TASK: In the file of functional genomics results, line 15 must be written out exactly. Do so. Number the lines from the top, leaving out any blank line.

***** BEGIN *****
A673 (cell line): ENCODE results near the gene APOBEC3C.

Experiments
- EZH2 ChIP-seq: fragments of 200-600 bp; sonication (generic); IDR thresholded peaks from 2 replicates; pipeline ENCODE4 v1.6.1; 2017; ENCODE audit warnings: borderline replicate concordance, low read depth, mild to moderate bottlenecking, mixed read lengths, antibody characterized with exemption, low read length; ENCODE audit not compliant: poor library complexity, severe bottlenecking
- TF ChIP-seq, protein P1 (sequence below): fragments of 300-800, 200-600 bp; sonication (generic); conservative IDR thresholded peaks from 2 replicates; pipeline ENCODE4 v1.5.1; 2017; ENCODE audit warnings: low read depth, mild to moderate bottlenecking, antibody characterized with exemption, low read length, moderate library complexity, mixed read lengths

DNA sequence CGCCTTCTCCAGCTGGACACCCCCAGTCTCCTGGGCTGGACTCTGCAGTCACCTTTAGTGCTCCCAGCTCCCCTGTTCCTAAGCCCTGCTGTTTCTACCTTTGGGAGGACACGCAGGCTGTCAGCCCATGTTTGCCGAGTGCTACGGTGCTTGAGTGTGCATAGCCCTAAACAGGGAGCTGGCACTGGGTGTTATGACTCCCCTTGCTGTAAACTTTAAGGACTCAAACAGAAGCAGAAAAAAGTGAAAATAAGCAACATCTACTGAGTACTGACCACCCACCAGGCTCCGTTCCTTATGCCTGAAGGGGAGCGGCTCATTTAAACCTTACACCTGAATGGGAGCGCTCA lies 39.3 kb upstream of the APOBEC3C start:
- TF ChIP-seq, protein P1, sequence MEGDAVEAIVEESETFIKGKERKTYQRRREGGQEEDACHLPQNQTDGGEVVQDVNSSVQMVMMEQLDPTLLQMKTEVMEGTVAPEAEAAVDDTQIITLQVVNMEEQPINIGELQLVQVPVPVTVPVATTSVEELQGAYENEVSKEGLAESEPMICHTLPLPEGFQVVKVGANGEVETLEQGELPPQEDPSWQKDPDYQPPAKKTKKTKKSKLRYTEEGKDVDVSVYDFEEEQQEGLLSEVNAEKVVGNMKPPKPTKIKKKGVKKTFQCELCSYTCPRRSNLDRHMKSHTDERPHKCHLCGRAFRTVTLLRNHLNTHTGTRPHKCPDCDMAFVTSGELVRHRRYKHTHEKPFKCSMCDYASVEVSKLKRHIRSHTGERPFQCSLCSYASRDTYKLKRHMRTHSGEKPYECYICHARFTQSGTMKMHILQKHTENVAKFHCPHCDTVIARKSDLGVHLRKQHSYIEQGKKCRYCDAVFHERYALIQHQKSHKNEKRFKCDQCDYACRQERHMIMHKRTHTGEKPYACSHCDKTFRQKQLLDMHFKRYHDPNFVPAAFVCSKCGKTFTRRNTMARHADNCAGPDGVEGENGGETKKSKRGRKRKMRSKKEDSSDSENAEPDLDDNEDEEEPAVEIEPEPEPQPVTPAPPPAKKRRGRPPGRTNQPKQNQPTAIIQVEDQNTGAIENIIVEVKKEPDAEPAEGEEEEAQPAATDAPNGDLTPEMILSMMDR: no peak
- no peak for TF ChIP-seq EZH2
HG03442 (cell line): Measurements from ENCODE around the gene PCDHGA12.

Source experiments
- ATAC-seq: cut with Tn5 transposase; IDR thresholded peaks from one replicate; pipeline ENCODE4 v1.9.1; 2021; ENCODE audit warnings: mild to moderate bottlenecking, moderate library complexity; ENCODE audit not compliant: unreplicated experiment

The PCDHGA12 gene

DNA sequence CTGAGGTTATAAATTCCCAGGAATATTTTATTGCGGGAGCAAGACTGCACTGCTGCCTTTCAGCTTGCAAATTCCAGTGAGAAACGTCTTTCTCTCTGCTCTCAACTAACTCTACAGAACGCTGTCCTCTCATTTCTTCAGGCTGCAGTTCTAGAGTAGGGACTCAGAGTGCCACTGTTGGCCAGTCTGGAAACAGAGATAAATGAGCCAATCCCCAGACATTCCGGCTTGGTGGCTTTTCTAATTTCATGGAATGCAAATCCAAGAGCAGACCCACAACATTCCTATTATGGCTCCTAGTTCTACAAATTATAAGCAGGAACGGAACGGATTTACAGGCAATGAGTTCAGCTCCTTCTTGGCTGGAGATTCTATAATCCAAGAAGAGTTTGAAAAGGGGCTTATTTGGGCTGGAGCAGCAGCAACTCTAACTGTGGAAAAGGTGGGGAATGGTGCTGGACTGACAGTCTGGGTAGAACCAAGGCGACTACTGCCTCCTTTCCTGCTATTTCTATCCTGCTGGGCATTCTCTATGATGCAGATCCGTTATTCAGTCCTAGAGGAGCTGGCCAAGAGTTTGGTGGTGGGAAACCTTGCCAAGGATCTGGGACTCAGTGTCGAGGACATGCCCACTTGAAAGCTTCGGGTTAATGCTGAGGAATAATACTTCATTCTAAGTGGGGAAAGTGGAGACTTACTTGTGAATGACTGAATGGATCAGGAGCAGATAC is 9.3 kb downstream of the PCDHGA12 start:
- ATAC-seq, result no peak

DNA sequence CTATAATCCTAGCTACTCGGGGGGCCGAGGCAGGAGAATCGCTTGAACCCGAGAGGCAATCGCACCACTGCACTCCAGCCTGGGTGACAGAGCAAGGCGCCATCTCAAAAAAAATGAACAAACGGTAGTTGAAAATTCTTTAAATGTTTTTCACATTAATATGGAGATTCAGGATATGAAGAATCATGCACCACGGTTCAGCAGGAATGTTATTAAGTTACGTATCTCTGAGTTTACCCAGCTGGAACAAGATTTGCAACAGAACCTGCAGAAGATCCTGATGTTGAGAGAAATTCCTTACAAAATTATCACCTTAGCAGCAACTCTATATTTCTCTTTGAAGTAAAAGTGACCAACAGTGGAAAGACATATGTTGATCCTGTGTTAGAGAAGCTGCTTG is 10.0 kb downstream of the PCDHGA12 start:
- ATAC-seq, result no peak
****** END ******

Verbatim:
- ATAC-seq, result no peak